Exploring maintenance and repair in a tech-dependent society
It’s often hidden — and sometimes even invisible — but most of us can’t live without it.
It’s the high-tech infrastructure we’ve come to depend on to keep our lives running smoothly: from fibre-optic cables to sophisticated laboratory equipment to heating and cooling systems. We’re a society that depends on critical equipment and expensive machinery 24 hours a day, seven days a week, 365 days a year.
The Ends of Repair
But what happens when it stops working or needs repairs?
A small group of researchers and community colleagues will explore that topic during a two-day workshop this week called The Ends of Repair.
“It’s more of a thinkshop,” explained Dr. Josh Lepawsky, professor, Department of Geography, Faculty of Humanities and Social Sciences, who is organizing the discussions with fellow geography professor Dr. Charles Mather.
“What we are interested in exploring is why activities that are so fundamental to keeping everyday life humming along nevertheless seem nearly invisible,” Dr. Lepawsky added.
“Rarely do they appear as topics of serious scholarly inquiry, yet maintenance and repair activities are estimated by some to account for as much as one-third of all spending on equipment and structures annually. This begs the question of their relative invisibility.”
Supported by the Scholarship in the Arts program, Dr. Lepawsky says getting like-minded colleagues together is “all too rare,” but he considers it “absolutely critical for sharpening the conceptual issues of research programs in their earliest phases of articulation.”
He and Dr. Mather’s research areas include sustainable communities and regions as well as globalization, economy and resources. They draw on work that’s part of an interdisciplinary field known as science and technology studies. Dr. Lepawsky says maintenance and repair are now emerging as serious topics of interest to researchers around the world.
“One of the things that we will be doing in the workshop is to explore the many different contexts where the idea of maintenance and repair may be important,” added Dr. Mather.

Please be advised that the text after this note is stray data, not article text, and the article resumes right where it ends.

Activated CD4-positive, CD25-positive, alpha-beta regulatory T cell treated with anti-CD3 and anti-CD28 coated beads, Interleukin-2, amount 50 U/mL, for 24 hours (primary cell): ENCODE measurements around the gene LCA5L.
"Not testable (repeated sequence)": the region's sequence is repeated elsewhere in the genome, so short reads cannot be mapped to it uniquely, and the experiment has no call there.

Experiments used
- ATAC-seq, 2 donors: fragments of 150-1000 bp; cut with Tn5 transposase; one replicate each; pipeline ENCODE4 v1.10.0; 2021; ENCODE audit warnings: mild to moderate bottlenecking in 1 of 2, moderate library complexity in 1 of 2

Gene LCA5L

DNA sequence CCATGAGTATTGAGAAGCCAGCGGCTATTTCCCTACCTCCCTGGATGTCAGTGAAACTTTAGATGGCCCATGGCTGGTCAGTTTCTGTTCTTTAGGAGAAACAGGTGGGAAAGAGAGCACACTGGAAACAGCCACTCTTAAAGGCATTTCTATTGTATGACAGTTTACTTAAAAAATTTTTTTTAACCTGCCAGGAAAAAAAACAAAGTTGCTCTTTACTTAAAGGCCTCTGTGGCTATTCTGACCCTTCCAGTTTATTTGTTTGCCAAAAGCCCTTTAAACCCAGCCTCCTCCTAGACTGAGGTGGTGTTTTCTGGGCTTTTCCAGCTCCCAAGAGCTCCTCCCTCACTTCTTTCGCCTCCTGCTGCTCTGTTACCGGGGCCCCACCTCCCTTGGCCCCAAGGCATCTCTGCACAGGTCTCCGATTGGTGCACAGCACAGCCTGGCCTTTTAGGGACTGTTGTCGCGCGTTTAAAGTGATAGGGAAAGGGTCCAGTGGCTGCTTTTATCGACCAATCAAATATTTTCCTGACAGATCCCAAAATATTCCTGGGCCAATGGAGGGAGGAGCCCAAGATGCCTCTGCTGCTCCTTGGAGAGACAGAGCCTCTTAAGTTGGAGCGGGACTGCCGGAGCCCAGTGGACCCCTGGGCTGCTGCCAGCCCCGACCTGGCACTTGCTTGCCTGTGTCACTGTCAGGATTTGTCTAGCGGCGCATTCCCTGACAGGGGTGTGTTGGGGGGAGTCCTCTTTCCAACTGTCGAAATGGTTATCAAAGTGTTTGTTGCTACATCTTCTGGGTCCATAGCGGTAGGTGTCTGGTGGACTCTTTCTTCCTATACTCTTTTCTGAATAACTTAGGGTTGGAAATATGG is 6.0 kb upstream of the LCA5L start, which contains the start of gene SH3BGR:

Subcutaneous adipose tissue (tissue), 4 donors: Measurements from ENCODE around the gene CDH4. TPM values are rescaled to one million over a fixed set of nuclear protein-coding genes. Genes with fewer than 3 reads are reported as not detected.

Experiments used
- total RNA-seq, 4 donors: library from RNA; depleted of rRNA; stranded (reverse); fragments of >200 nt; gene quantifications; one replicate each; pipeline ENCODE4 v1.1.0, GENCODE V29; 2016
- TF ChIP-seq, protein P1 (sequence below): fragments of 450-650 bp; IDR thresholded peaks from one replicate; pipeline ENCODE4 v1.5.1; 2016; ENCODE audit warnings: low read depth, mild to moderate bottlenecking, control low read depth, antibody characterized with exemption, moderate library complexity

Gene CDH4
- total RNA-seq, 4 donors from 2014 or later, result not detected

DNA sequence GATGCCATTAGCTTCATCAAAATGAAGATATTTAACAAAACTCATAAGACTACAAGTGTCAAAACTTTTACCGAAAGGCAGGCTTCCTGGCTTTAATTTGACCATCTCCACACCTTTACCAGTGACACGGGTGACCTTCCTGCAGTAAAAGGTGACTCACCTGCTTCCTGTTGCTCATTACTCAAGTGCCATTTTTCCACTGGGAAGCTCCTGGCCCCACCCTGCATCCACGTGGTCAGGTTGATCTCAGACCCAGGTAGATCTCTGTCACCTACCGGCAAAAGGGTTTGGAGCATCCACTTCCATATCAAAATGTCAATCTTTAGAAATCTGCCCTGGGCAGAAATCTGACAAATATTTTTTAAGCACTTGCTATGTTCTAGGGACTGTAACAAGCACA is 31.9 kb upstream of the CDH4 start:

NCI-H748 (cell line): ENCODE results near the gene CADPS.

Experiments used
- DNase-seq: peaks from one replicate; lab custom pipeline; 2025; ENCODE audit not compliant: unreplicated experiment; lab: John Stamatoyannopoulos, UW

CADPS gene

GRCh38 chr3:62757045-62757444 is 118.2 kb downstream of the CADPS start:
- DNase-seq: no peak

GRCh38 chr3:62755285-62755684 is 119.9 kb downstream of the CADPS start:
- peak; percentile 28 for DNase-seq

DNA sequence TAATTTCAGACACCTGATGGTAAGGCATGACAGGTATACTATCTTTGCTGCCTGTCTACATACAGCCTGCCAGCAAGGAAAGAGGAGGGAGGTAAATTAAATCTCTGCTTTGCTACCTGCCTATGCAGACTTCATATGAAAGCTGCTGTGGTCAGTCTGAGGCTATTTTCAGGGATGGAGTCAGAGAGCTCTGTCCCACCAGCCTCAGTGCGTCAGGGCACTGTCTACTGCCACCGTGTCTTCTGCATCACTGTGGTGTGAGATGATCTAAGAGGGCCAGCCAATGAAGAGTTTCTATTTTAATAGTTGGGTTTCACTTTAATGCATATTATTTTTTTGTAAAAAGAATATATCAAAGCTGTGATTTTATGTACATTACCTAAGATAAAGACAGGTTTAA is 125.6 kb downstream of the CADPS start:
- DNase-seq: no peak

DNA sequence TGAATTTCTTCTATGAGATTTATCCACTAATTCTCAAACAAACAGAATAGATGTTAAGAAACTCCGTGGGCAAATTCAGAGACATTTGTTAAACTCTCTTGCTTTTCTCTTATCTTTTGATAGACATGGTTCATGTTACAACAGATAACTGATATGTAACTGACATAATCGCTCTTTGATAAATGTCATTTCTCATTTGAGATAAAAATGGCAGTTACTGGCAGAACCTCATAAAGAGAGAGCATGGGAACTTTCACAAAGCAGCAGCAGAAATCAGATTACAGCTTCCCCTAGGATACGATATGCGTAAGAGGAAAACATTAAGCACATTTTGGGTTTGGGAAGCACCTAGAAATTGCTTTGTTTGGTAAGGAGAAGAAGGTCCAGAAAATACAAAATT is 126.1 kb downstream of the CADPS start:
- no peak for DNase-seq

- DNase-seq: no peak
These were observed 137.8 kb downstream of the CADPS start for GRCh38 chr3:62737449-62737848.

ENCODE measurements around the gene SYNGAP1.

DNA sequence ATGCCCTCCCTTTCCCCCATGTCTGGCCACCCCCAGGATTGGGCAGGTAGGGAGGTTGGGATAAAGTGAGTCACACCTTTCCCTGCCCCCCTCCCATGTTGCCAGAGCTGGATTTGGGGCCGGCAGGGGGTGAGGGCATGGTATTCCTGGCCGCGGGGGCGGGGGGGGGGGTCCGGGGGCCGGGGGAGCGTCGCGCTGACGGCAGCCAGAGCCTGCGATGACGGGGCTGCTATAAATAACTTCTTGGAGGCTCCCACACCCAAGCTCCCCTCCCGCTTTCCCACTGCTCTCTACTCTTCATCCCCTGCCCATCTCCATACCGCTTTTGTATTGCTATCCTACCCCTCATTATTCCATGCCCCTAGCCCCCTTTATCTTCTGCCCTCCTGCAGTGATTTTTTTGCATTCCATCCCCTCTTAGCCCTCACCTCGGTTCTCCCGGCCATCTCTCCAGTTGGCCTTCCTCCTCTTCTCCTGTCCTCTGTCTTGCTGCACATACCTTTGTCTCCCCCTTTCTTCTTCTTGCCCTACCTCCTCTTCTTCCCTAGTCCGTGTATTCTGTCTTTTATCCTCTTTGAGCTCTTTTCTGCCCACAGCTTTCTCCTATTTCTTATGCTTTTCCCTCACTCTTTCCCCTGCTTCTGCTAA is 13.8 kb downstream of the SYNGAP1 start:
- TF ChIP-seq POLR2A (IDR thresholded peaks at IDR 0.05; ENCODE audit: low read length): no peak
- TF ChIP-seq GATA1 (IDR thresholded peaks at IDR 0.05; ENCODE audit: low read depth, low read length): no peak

“For example, can we think of nature conservation as a form of repair and maintenance? And what new questions are raised when we think of conservation as a process of repair and maintenance?”
Up close and personal
In addition to the discussions, the group will also get a chance to see some of the facilities which support research infrastructure at Memorial.
Jennifer Murray, professional engineer and electronics division manager, Department of Technical Services, will lead an interactive tour of some Electronics Division shops. These facilities provide design, maintenance and repair services for equipment used in research and research-based learning at the university.
Ms. Murray says it’s important for the university community to be aware of the specialized services necessary at a large institution like Memorial.
“Repair and maintenance is ultimately just good stewardship of our resources,” she told the Gazette, “but it takes individuals with the right skills, training and experience to do it effectively.”
In the end, Dr. Lepawsky is hoping to shed more light and interest on the important role of maintenance and repair.
“Given how critical maintenance and repair are to daily reality ticking over smoothly into the next day it seems odd that not much attention in the social sciences or in other disciplines has been devoted to understanding their fundamental importance.”